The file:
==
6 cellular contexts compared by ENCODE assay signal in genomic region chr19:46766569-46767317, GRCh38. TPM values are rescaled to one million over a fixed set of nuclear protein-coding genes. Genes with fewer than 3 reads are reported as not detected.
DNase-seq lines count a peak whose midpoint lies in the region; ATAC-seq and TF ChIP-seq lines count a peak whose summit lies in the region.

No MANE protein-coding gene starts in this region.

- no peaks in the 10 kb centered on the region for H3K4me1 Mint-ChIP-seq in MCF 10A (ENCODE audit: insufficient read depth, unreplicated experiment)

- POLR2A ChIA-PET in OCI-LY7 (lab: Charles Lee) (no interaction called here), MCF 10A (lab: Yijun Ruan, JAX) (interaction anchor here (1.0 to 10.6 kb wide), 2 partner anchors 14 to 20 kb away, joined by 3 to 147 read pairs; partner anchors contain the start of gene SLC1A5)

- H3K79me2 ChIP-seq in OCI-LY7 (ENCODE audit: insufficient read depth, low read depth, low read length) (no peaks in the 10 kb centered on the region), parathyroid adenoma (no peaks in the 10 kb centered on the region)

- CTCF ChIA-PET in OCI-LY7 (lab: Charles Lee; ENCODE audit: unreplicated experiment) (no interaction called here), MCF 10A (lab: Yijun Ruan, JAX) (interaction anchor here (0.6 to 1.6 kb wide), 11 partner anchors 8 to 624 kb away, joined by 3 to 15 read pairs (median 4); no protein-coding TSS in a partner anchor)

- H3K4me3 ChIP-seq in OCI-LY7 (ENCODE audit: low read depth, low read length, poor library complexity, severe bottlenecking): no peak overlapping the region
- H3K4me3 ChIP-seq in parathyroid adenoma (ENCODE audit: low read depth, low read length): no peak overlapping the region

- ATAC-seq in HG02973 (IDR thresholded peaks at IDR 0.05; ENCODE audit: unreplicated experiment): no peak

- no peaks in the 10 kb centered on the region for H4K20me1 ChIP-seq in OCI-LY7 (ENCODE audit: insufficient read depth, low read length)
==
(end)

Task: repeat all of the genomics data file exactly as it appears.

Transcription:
6 cellular contexts compared by ENCODE assay signal in genomic region chr19:46766569-46767317, GRCh38. TPM values are rescaled to one million over a fixed set of nuclear protein-coding genes. Genes with fewer than 3 reads are reported as not detected.
DNase-seq lines count a peak whose midpoint lies in the region; ATAC-seq and TF ChIP-seq lines count a peak whose summit lies in the region.

No MANE protein-coding gene starts in this region.

- no peaks in the 10 kb centered on the region for H3K4me1 Mint-ChIP-seq in MCF 10A (ENCODE audit: insufficient read depth, unreplicated experiment)

- POLR2A ChIA-PET in OCI-LY7 (lab: Charles Lee) (no interaction called here), MCF 10A (lab: Yijun Ruan, JAX) (interaction anchor here (1.0 to 10.6 kb wide), 2 partner anchors 14 to 20 kb away, joined by 3 to 147 read pairs; partner anchors contain the start of gene SLC1A5)

- H3K79me2 ChIP-seq in OCI-LY7 (ENCODE audit: insufficient read depth, low read depth, low read length) (no peaks in the 10 kb centered on the region), parathyroid adenoma (no peaks in the 10 kb centered on the region)

- CTCF ChIA-PET in OCI-LY7 (lab: Charles Lee; ENCODE audit: unreplicated experiment) (no interaction called here), MCF 10A (lab: Yijun Ruan, JAX) (interaction anchor here (0.6 to 1.6 kb wide), 11 partner anchors 8 to 624 kb away, joined by 3 to 15 read pairs (median 4); no protein-coding TSS in a partner anchor)

- H3K4me3 ChIP-seq in OCI-LY7 (ENCODE audit: low read depth, low read length, poor library complexity, severe bottlenecking): no peak overlapping the region
- H3K4me3 ChIP-seq in parathyroid adenoma (ENCODE audit: low read depth, low read length): no peak overlapping the region

- ATAC-seq in HG02973 (IDR thresholded peaks at IDR 0.05; ENCODE audit: unreplicated experiment): no peak

- no peaks in the 10 kb centered on the region for H4K20me1 ChIP-seq in OCI-LY7 (ENCODE audit: insufficient read depth, low read length)